Development of Infection-Free Percutaneous Osseointegrated Prosthetics

Background

Osseointegrated (OI) percutaneous prostheses are directly anchored within the bone of the residual limb and utilize a percutaneous connection to the external artificial limb. The OI prosthetic limbs represent a promising alternative to conventional socket prostheses. Currently, there are three types of OI prostheses under clinical trial in the USA. Success of these trials will enable a wider use of this technology within the US health care system. Our research group consists of experienced clinician scientists, orthopaedic engineers and translational scientists. Our group is working to improve current OI prosthetic systems' longevity and functionalities. Our research activities include microbiome studies, histological analyses, animal model development, bio-ceramic, biomimetic coatings, implant designs and tissue phenotyping.

Student Role

After receiving the job-related training, the student is expected to work with the technical team. He/She is expected to adopt a professional approach to time keeping and research activities including keeping records and developing an appropriate research plan that will enable submission of a report at the end of the summer program.

They are also expected to learn techniques quickly, conduct experiments, read scientific articles and develop appropriate methodologies, develop SOPs, take training, perform animal surgeries and maintain regular contact with the supervisory team.

Outcomes

Students' learning outcomes will be measured in terms of the knowledge, skills, and abilities that a student will attain as a result of his/her involvement in our research.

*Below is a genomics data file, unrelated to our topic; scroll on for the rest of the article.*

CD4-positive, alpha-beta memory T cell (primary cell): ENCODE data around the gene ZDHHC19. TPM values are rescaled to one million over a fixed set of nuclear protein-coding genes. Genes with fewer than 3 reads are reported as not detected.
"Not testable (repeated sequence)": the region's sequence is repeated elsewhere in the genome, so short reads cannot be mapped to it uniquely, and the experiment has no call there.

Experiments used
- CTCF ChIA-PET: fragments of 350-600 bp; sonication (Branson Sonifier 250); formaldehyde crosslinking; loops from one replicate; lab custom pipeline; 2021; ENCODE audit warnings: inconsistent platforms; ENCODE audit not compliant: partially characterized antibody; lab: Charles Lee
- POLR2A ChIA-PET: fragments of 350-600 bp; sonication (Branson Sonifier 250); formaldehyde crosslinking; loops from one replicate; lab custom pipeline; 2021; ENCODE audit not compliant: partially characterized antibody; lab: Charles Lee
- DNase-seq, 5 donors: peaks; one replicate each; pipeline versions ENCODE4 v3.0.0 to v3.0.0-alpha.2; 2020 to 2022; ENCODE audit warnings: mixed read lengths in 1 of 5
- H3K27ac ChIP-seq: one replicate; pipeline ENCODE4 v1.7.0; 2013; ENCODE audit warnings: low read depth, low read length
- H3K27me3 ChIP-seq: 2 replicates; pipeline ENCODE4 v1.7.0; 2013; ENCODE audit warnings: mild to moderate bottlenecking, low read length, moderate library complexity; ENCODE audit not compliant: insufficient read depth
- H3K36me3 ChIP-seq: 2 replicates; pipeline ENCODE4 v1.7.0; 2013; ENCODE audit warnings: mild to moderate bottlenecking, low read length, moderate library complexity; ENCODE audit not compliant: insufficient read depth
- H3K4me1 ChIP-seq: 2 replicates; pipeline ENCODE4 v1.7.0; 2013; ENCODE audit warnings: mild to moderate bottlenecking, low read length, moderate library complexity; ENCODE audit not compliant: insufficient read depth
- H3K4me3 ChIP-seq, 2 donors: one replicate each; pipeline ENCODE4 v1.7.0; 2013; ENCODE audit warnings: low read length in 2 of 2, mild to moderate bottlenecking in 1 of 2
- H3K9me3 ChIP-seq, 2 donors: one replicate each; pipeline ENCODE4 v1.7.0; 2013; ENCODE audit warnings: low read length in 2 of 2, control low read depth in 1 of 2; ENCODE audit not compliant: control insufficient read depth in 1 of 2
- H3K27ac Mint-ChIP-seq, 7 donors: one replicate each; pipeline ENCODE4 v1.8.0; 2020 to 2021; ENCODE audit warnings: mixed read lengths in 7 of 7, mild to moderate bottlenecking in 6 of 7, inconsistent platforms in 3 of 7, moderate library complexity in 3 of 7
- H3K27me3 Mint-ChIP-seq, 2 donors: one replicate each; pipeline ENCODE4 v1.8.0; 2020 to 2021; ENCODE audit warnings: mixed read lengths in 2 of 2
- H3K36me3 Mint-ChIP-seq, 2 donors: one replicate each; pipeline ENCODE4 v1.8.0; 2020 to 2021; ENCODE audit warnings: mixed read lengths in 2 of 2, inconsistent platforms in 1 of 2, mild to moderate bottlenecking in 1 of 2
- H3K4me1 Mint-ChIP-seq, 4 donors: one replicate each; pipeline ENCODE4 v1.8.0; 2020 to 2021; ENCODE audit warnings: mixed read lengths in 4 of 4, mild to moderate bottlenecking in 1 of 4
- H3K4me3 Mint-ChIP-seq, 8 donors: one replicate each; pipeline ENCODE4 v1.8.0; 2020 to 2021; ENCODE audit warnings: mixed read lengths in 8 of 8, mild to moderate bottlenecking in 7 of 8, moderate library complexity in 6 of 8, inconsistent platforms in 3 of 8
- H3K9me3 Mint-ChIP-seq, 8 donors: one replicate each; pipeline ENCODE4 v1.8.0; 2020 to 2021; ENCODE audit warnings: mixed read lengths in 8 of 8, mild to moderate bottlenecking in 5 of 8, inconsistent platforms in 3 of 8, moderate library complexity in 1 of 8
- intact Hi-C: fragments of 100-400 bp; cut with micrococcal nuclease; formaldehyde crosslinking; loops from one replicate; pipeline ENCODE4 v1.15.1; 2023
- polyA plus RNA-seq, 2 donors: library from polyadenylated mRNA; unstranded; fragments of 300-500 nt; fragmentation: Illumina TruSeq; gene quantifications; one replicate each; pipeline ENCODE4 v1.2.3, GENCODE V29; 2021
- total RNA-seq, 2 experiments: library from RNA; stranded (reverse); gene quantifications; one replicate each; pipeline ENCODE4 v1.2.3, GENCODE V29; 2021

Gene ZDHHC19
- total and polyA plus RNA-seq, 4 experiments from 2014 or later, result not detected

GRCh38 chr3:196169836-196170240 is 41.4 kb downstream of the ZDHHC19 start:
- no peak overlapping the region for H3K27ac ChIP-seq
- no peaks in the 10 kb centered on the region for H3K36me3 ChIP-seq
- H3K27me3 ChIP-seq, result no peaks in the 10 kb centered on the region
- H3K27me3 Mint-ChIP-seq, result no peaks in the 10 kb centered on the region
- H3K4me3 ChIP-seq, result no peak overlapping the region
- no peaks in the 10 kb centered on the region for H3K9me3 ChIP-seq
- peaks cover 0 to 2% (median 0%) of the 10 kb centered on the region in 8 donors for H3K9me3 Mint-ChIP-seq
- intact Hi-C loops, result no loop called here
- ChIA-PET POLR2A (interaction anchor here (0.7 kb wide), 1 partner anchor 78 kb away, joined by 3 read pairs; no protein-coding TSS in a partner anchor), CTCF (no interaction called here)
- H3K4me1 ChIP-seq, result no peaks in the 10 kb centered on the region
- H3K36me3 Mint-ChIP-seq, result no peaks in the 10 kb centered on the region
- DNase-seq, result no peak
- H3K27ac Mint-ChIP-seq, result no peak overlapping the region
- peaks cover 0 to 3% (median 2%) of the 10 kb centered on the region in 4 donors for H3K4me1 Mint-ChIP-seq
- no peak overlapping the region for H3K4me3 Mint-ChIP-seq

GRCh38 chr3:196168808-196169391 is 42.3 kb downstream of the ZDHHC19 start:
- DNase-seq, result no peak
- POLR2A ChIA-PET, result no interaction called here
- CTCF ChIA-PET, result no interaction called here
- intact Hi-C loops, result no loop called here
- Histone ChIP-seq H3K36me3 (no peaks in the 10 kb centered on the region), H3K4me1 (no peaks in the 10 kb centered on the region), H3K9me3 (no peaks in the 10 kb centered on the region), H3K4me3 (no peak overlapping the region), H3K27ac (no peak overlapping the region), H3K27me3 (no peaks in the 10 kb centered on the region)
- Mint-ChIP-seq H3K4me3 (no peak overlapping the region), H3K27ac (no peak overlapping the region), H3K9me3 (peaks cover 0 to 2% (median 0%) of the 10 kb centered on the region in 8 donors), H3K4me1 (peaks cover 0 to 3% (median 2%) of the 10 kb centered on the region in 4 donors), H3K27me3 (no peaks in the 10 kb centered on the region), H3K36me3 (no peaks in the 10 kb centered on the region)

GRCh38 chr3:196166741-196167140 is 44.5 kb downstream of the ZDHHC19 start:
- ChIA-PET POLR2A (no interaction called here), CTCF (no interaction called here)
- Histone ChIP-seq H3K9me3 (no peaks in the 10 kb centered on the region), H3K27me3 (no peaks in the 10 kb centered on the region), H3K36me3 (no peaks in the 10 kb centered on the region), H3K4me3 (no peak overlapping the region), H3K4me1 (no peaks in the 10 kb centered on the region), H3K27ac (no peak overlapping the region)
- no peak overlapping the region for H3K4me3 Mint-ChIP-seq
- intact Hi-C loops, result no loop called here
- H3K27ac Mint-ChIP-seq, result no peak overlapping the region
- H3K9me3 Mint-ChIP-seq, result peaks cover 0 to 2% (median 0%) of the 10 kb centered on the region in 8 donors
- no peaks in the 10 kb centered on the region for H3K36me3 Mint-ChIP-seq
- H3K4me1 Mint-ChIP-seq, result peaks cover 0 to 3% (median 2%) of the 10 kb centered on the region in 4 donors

At the end of the course, each student will be assessed for:

  • Critical thinking
  • Logical reasoning
  • Technical skills
  • Research skills
  • Communication
  • Interpersonal skills
  • Team working skills

Students will be trained on how to effectively do scientific literature search, scientific writing skills, perform technical experiments as a group and individually as well as translational science methodologies. This program will benefit students who want to pursue higher education in research. Exceptional student will be given an opportunity to continue to work within our laboratory. Also, student who will do an exceptional work will be rewarded with authorship in peer-reviewed journals.

Sujee Jeyapalina
Research Assistant Professor

Surgery
College of Medicine

As mentor, I will not simply lead by example, but instead, I will be involved in my student's development. I will do this by being mindful of the his/her future by fostering skill sets that are valuable not only to their present work but also to their future careers. A common misconception is that formal mentoring begins the day the student starts working under you, but it in fact, effective mentoring must instead begin during the initial interview process. I use this interview to ensure the pairing will be favorable to both parties, not solely in my research interests, but also, in working styles. This interview is where I will first discuss their interests, the type of work they would like to take part in, and their future goals. I will also address their background and attempt to identify their strengths and weaknesses.

This information will help determine what an appropriate research project for them might be. Though it is ideal that both parties share similar interests, that is not the sole factor that needs to be accounted for when selecting a mentee. We will also discuss what style of working is best for them and when they are most productive. During this initial meeting, I will also explain how this symbiotic relationship will be beneficial to both parties.

Specific mentoring activities will include biweekly journal club, weekly lab meeting, and one-to-one training on techniques.